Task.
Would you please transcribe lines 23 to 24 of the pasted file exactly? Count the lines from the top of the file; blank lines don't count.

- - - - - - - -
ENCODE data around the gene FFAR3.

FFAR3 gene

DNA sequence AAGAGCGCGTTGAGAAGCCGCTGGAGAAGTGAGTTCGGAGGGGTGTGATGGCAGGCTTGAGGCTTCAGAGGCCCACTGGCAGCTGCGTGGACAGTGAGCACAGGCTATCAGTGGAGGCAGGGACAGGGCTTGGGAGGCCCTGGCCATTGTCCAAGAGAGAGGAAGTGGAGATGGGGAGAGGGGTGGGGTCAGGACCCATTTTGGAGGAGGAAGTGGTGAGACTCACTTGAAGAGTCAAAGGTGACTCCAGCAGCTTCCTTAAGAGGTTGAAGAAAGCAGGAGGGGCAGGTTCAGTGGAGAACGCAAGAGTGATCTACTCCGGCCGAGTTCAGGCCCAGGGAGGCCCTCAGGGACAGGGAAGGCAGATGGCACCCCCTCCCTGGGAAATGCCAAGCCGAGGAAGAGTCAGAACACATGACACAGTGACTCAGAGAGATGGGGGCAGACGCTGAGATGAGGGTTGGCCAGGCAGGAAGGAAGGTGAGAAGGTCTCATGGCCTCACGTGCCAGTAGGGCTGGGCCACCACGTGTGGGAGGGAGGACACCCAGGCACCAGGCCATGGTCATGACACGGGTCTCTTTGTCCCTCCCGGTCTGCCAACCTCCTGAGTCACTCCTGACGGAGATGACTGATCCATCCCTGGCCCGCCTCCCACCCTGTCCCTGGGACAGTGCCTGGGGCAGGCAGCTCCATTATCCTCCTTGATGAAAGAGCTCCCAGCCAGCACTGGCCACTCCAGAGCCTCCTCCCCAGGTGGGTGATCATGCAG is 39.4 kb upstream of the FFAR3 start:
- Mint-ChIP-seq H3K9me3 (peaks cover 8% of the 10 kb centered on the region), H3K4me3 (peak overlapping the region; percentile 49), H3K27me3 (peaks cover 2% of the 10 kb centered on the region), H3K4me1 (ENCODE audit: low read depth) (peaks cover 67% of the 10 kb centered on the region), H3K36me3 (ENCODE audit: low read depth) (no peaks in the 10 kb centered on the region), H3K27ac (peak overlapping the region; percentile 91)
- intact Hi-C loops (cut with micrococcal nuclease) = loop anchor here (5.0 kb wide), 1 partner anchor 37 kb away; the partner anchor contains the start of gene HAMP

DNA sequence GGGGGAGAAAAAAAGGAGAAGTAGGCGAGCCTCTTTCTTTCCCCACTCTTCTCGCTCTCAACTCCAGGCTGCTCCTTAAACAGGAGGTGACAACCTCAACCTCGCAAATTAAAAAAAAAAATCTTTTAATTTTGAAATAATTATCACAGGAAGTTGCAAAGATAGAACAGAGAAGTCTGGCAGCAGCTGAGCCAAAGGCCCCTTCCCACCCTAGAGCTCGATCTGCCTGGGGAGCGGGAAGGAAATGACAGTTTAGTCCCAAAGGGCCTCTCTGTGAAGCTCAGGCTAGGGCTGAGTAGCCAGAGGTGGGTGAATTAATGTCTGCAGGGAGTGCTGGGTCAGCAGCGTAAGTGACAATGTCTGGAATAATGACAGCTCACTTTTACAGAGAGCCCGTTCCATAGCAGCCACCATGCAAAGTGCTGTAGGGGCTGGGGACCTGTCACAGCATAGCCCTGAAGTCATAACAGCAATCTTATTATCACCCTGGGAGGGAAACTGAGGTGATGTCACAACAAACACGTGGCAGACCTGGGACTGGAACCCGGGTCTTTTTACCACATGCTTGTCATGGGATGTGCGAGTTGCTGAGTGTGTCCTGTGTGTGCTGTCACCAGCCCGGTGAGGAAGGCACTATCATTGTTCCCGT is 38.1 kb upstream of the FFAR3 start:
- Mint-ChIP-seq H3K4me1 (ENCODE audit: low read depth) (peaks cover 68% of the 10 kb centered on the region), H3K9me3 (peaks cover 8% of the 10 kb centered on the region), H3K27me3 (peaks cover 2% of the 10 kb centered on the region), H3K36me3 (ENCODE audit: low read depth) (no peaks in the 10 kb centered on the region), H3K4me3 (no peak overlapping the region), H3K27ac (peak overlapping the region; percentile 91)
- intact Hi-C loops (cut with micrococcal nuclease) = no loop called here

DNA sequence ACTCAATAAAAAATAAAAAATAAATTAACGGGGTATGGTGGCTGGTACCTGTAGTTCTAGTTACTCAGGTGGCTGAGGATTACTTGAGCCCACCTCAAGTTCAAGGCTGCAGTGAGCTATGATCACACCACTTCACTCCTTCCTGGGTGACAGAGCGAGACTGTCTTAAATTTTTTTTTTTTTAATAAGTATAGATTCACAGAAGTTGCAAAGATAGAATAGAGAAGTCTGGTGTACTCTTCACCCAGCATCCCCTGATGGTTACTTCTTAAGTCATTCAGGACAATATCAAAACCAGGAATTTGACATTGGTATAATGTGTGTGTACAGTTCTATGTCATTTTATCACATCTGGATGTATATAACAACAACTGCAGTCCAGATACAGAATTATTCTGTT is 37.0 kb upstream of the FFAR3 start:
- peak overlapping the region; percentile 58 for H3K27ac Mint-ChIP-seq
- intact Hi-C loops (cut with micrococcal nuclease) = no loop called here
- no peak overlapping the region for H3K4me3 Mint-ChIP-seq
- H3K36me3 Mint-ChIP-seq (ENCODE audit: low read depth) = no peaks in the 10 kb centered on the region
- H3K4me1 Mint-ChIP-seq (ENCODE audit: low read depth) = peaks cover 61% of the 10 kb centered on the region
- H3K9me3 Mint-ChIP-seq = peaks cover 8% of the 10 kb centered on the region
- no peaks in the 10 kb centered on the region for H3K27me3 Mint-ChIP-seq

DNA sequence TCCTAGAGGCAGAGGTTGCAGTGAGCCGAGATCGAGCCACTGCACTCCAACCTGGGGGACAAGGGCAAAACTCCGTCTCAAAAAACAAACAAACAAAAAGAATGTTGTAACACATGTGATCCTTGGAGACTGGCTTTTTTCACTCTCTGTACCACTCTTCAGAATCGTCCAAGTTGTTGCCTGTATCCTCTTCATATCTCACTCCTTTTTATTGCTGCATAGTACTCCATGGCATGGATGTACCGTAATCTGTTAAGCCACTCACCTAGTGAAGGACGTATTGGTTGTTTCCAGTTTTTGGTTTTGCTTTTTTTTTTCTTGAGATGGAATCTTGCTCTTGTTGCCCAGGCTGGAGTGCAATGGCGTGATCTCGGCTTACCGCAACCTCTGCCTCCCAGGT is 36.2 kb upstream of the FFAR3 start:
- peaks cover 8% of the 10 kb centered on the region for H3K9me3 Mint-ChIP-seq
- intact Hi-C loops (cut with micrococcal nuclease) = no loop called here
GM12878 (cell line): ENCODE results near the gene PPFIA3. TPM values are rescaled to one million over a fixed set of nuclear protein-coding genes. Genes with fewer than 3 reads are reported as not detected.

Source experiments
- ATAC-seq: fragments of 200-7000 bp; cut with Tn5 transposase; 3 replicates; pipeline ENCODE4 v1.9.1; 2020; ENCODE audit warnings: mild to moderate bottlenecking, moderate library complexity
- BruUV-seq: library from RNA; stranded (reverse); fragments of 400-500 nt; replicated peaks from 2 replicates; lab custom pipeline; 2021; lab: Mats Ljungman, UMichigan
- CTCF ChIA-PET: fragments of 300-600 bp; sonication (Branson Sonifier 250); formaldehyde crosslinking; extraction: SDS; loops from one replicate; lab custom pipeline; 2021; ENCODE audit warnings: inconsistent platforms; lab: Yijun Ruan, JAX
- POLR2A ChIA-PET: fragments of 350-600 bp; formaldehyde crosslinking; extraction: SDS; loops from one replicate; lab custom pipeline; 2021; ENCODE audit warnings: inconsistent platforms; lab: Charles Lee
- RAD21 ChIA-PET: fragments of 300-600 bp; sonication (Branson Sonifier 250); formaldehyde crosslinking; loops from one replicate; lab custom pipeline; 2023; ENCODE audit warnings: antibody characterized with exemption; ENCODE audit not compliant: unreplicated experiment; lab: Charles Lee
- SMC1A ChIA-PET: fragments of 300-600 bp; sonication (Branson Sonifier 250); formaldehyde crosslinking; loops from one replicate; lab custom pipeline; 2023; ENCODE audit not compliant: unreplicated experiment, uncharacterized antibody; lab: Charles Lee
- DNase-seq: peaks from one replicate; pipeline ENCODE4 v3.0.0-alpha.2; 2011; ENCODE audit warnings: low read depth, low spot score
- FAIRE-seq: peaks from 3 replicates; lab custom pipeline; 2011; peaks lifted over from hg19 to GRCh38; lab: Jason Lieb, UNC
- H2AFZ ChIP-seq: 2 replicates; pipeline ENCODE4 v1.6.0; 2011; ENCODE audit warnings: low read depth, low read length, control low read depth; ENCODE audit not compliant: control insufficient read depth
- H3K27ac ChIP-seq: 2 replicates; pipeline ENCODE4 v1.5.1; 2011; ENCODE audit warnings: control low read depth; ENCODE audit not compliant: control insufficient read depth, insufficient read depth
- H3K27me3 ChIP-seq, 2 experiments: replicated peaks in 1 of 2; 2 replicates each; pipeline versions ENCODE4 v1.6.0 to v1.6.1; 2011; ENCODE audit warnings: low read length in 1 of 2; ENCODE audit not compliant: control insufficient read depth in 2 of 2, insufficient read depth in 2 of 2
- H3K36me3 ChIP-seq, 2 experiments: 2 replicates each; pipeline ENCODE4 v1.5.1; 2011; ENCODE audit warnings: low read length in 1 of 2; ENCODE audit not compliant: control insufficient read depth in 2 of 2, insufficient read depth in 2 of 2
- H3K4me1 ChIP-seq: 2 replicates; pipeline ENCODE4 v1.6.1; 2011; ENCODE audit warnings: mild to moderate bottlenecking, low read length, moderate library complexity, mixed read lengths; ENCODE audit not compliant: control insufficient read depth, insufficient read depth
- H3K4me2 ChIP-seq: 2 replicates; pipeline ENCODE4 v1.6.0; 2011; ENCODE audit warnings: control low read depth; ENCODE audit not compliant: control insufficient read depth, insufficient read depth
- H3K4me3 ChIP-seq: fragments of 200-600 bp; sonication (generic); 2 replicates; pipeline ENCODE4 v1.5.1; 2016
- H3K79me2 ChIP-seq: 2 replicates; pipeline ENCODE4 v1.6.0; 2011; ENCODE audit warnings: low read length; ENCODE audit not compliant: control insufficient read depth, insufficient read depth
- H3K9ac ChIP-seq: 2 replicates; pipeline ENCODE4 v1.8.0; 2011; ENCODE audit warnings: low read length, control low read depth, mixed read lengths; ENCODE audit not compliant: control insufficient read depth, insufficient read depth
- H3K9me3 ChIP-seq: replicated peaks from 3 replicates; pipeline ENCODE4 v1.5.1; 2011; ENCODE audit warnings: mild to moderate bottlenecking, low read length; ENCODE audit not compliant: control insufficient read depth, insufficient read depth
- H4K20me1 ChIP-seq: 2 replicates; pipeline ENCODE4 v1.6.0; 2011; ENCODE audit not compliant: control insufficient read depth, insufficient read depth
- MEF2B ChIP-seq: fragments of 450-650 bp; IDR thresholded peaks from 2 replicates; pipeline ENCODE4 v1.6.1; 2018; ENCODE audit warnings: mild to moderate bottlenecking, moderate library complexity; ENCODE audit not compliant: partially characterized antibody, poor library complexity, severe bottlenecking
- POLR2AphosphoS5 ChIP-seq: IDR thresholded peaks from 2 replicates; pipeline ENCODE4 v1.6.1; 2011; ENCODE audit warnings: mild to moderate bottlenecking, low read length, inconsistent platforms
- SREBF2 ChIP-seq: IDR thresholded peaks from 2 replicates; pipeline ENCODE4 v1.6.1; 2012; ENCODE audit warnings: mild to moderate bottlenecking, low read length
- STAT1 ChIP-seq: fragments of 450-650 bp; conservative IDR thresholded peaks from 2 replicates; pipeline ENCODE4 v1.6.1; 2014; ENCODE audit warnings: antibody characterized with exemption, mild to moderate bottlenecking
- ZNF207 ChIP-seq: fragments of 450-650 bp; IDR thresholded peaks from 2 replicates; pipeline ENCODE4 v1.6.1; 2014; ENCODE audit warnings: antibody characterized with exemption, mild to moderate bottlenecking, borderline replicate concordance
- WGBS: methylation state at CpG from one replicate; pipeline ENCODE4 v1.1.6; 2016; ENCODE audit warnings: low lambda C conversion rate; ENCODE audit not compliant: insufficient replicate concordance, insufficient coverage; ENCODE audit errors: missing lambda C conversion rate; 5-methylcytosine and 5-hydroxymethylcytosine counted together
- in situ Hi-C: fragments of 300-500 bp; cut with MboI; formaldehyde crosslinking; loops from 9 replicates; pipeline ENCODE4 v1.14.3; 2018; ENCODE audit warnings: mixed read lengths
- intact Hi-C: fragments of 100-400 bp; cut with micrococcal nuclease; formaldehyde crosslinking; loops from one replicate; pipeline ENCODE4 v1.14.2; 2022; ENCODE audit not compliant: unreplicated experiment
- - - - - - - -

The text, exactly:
- BruUV-seq: library from RNA; stranded (reverse); fragments of 400-500 nt; replicated peaks from 2 replicates; lab custom pipeline; 2021; lab: Mats Ljungman, UMichigan
- CTCF ChIA-PET: fragments of 300-600 bp; sonication (Branson Sonifier 250); formaldehyde crosslinking; extraction: SDS; loops from one replicate; lab custom pipeline; 2021; ENCODE audit warnings: inconsistent platforms; lab: Yijun Ruan, JAX